Monday, March 19, 2007

Professor Ego

Lately I've been talking to academic friends and acquaintances who have made mid-career moves to other universities. In particular, I have been talking to those in academic couples, in which 2 senior hires are involved.

In one case, one member of the couple didn't have a tenure track job at the first university and doesn't at the new one, but the non-tenure track position at the new university is slightly better, and the new university is better overall for both of them.

In another case, one member of the couple is giving up a tenured professor position at the old university to take a research scientist position at the new university, so that they can both move to a better university. This is the case that has been making me really think. I'm not going to say whether it's the husband or the wife giving up the full professor position to become a research scientist (reluctantly, I should mention) because what I have been thinking most about is whether it matters. And whether I could do that myself -- that is, give up being a Professor to become a Research Professor. There's no real difference in status in my field between the two, so that's not the issue. Even so, I don't think I could, and I don't think my husband could. Even if I were allowed to teach as a research scientist, I would still feel like I was giving up something important, perhaps in part because I worked so hard to get where I am.

For me, this is just a thought exercise because all the positions my husband and I are considering at the moment are full professor positions for both of us. But what if one of us were offered our 'dream job' and the other were offered something else? This was our fear way back when we were searching for our first tenure-track positions, and I thought that kind of anxiety was over and done with. This is different (we do have jobs), but the stress of wanting to finding 2 jobs that we both like in a place we both like feels the same.

It's strange to think that it would be so hard to give up being a Professor. If I were a research scientist instead of a professor, the things I would be giving up are the things I like the least -- meetings, meetings, and more meetings. In addition, my opinions are ignored now, when I am a Professor, so what would be so different about being in a position in which I officially had no say in department governance? It would be different, and I guess I'm realizing that that difference is important to me.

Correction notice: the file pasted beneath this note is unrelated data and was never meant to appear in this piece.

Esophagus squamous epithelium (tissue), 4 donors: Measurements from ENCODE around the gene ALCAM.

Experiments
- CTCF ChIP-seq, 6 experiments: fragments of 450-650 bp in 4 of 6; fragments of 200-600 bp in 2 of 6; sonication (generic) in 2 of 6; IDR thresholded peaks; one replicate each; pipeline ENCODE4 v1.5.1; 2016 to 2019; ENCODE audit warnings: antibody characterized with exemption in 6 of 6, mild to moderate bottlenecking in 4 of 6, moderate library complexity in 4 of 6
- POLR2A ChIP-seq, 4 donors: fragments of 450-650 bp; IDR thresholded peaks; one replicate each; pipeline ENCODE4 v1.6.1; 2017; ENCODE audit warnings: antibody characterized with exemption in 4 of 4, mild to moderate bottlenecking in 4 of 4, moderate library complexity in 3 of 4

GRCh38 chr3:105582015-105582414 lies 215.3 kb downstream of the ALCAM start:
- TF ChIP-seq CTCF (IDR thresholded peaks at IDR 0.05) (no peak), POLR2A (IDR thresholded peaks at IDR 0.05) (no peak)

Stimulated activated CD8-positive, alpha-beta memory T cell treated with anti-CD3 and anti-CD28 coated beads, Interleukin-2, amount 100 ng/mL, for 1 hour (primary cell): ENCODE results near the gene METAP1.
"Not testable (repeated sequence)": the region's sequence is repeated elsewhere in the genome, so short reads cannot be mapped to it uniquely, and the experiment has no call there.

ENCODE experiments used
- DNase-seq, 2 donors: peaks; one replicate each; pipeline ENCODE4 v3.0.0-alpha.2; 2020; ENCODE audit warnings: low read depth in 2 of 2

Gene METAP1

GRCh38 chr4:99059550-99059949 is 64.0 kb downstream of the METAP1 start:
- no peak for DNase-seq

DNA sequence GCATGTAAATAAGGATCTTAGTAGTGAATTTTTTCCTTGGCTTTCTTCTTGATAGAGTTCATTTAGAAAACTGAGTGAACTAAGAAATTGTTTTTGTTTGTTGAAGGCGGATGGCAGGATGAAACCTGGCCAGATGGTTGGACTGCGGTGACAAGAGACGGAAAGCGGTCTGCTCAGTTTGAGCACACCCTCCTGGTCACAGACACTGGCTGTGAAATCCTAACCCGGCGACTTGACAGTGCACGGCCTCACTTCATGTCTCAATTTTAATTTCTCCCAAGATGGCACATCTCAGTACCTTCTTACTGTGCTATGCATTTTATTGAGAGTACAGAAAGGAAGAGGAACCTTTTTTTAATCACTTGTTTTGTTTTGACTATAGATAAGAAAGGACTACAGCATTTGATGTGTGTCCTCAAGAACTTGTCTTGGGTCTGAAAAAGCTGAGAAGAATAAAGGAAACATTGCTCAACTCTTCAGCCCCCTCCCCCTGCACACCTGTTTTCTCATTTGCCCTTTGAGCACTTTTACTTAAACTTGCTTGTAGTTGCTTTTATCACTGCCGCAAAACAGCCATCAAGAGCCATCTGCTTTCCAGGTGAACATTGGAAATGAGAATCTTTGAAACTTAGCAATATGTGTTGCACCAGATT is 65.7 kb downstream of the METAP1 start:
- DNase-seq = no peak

4 comments:

SciMom said...

This topic I know something about. I recently "gave up" my full time associate professor status to take a research track, part time one - many reasons but a big one was to allow my husband to take his dream job. I learned one very important thing from this experience - that being a recognized full time faculty within a department and valued as a scientist meant more to me than I thought it did. I think ego has nothing to do with it. It's about loving what you do and knowing how hard you worked to get to that place. As I now contemplate walking away from academics all together, I realize that sometimes major changes teach us a lot about ourselves. The important thing is to take that new knowledge and use it to find the place you feel valued and respected.

Female Science Professor said...

Thanks for the comment, scimom. I am curious about whether you would you go back to your associate professor full-time job if you could (assuming there was a reasonable job for your husband as well, even if not his dream job).

Bug_girl said...

I jumped off the tenure track to work in student services, mainly because I wanted shorter hours.
I like what I do, and it's very meaningful work, but I'm amazed at how I'm treated by faculty. It's as if my IQ dropped 100 points once I left the faculty pool.

Some of the faculty in the department I hold adjunct status in won't even talk to me, or make eye contact. I still publish at a reduced rate, but I seem to have become an embarassing bastard lovechild, neither fish nor fowl.

SciMom said...

FSP, I would indeed go back to my associate professor position, full time if it was a possibility. I think it's not where I am now and given the current state of government funding, I don't think the "powers to be" think I'm a good "risk" to give a package to, to allow me to revitalize my lab. At this Institute, if one enters at less than a tenure track position, one is considered "less valuable" than doing a search and bringing in a new faculty at the tenure track level to begin with. Of course, this makes no sense to me, financially or otherwise - but I'm just the part time faculty and wife, so what do I know :)

If I found a position that made me the major breadwinner, I think my husband would move, even if it was not his dream job. But considering he is running a Center within this Institute, I don't think my faculty salary could trump that.